You might find yourself today enslaved to sins that you thought you had conquered a long time ago. It might be drugs, pornography, lying, or stealing. You know it's wrong but you can't seem to shake it. You're ashamed and humiliated. God can use that. He can use that to cause you to cry out to him, and when you do, he'll be there to deliver you.
He uses left-handed methods. This is a story about deception and even killing. The point of the story is not for us to go out and do the same. We have to read this in the larger context of what was going on in Israel. God's people were called to take possession of the land. But, because of their sin, they're defeated and disgraced. Finally, someone comes along and does something. Finally, someone says, "Enough!" and risked his life for Israel. God will use that, even if our methods are questionable.
Sometimes we have to be creative, use our head, and come up with a plan. Sometimes we have to leave room for God to work outside of the box. What if Israel said every judge had to be like the first judge, Othneil? I mean, he was the prototype. He was related to Caleb so he had the right pedigree. The Spirit of the Lord came on him. It doesn't say that about Ehud. And he didn't concoct some personal assassination plot, but immediately he led Israel out to war. We have to leave room for God to break out of the expected mold. He works in ways that might even seem scandalous to us. He told the prophet Hosea to go marry a prostitute. He told a young carpenter named Joseph that his fiancÉe was impregnated by the Holy Spirit.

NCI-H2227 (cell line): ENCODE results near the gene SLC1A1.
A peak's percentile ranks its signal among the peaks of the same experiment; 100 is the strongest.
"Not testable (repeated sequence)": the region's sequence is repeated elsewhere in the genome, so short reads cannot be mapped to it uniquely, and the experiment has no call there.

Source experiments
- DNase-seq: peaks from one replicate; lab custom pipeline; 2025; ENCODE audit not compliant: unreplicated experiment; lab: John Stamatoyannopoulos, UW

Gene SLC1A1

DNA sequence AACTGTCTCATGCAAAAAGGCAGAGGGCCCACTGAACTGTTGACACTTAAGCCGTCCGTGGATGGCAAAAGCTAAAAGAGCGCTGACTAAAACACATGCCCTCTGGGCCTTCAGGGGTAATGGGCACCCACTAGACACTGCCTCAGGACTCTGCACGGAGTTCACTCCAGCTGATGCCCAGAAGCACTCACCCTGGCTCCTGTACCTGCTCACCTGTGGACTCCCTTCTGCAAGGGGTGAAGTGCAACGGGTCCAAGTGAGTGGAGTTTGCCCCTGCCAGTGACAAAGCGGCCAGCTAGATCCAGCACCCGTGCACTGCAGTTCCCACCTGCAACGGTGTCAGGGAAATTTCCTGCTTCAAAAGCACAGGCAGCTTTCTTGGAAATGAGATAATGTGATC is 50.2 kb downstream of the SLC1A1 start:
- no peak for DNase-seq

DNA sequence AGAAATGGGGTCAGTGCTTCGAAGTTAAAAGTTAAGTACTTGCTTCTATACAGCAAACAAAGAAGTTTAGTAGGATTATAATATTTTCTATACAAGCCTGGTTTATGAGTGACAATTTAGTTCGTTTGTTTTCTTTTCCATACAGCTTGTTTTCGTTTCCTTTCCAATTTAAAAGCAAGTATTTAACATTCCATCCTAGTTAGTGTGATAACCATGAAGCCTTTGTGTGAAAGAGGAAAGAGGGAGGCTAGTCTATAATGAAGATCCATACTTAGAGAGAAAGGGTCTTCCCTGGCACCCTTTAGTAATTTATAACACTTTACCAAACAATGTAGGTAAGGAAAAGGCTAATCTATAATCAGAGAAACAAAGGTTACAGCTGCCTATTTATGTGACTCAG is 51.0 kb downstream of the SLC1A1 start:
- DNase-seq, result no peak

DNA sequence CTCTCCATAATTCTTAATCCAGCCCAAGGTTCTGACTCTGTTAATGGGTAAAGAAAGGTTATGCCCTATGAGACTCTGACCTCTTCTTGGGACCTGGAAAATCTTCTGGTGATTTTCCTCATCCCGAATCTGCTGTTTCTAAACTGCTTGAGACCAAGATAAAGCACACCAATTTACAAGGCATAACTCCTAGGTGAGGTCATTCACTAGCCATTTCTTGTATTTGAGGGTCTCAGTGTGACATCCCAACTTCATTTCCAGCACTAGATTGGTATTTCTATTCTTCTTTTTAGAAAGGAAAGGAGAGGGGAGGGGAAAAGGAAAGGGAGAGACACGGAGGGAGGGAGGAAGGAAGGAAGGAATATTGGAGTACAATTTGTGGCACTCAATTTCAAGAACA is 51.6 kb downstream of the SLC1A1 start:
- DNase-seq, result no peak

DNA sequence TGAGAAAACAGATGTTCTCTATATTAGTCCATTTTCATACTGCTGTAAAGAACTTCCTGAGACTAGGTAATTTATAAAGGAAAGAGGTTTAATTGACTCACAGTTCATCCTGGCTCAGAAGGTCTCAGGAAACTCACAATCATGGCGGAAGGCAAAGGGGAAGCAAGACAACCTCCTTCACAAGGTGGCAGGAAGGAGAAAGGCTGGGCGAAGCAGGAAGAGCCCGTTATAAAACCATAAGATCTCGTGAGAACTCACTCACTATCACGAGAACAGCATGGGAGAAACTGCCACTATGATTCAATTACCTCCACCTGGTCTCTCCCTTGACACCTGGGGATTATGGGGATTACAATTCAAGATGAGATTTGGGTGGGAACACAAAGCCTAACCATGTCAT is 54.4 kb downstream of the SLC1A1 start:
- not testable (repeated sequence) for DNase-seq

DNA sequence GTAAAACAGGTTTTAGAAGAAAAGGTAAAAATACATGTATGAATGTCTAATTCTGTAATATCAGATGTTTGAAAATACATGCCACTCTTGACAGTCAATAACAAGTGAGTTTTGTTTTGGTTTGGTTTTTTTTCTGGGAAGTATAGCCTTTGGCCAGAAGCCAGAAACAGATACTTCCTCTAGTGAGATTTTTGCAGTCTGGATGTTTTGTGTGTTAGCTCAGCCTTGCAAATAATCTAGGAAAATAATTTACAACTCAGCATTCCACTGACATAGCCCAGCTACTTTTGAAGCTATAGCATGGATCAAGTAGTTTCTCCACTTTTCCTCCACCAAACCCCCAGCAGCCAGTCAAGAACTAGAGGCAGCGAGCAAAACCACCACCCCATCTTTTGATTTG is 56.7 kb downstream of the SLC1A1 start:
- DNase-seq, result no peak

He also uses left-handed people, people that we would least expect. Maybe you're one of those people. Maybe you come from a left-handed family of dysfunction, divorce, or adultery. Elisa Morgan was the president of an organization called MOPS International (Mothers of Preschoolers). Her parents were divorced when she was five. She and her two siblings were raised by an alcoholic mother. Her earliest memories are of her mother weaving down the hallway of their ranch home in Houston with a glass of scotch in hand. Even the good days like Christmas and birthdays ended in the warped glow of booze. Before she accepted the position at MOPS, Elisa wrote: